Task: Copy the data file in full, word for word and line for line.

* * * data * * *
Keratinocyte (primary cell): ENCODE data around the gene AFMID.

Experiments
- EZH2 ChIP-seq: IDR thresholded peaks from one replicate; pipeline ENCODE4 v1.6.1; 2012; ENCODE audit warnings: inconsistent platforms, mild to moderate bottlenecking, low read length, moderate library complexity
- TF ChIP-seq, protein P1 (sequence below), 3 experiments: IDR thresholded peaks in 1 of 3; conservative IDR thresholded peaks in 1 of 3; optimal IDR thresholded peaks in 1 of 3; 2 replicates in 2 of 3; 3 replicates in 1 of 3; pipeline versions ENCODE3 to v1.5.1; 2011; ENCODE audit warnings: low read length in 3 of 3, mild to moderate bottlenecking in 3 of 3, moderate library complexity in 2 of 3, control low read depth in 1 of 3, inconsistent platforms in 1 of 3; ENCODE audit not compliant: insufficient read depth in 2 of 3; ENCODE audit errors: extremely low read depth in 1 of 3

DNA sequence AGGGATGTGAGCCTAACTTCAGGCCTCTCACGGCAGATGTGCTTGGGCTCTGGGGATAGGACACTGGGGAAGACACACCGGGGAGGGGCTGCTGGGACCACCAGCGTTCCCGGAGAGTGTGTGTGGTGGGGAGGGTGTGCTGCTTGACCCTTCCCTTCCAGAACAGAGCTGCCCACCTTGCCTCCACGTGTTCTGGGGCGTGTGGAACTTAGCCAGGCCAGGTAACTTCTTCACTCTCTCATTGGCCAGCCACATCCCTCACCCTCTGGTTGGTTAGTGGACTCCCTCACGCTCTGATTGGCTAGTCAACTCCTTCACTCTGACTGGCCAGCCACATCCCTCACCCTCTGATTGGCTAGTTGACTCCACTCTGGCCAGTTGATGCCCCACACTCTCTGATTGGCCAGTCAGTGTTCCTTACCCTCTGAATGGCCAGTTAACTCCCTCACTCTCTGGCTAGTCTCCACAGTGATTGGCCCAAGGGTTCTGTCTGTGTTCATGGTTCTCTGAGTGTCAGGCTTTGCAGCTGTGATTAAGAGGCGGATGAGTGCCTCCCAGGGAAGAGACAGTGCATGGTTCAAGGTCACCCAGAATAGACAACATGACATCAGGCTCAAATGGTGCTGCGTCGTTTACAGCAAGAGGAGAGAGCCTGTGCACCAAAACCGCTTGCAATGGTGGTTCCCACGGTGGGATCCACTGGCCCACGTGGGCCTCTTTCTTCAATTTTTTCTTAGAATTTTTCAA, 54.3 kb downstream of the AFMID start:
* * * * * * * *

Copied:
Keratinocyte (primary cell): ENCODE data around the gene AFMID.

Experiments
- EZH2 ChIP-seq: IDR thresholded peaks from one replicate; pipeline ENCODE4 v1.6.1; 2012; ENCODE audit warnings: inconsistent platforms, mild to moderate bottlenecking, low read length, moderate library complexity
- TF ChIP-seq, protein P1 (sequence below), 3 experiments: IDR thresholded peaks in 1 of 3; conservative IDR thresholded peaks in 1 of 3; optimal IDR thresholded peaks in 1 of 3; 2 replicates in 2 of 3; 3 replicates in 1 of 3; pipeline versions ENCODE3 to v1.5.1; 2011; ENCODE audit warnings: low read length in 3 of 3, mild to moderate bottlenecking in 3 of 3, moderate library complexity in 2 of 3, control low read depth in 1 of 3, inconsistent platforms in 1 of 3; ENCODE audit not compliant: insufficient read depth in 2 of 3; ENCODE audit errors: extremely low read depth in 1 of 3

DNA sequence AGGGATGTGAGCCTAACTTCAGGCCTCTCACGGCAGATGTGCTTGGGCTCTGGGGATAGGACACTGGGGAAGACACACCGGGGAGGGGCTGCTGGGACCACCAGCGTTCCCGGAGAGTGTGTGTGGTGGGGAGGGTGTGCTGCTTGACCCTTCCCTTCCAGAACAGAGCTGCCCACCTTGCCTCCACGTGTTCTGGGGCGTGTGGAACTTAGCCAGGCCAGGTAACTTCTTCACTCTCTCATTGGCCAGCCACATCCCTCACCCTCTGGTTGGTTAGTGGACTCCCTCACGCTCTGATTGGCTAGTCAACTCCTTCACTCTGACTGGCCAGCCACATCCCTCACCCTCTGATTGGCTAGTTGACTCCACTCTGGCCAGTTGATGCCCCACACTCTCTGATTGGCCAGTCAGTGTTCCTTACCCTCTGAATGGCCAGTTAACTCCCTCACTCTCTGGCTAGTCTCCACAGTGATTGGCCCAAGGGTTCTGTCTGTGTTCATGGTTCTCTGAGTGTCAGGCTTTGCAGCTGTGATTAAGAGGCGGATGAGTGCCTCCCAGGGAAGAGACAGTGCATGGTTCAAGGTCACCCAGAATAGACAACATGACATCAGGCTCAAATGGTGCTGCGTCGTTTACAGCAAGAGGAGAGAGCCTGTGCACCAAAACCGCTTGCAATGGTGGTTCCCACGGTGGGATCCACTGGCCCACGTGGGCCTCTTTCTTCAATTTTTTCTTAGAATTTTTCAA, 54.3 kb downstream of the AFMID start: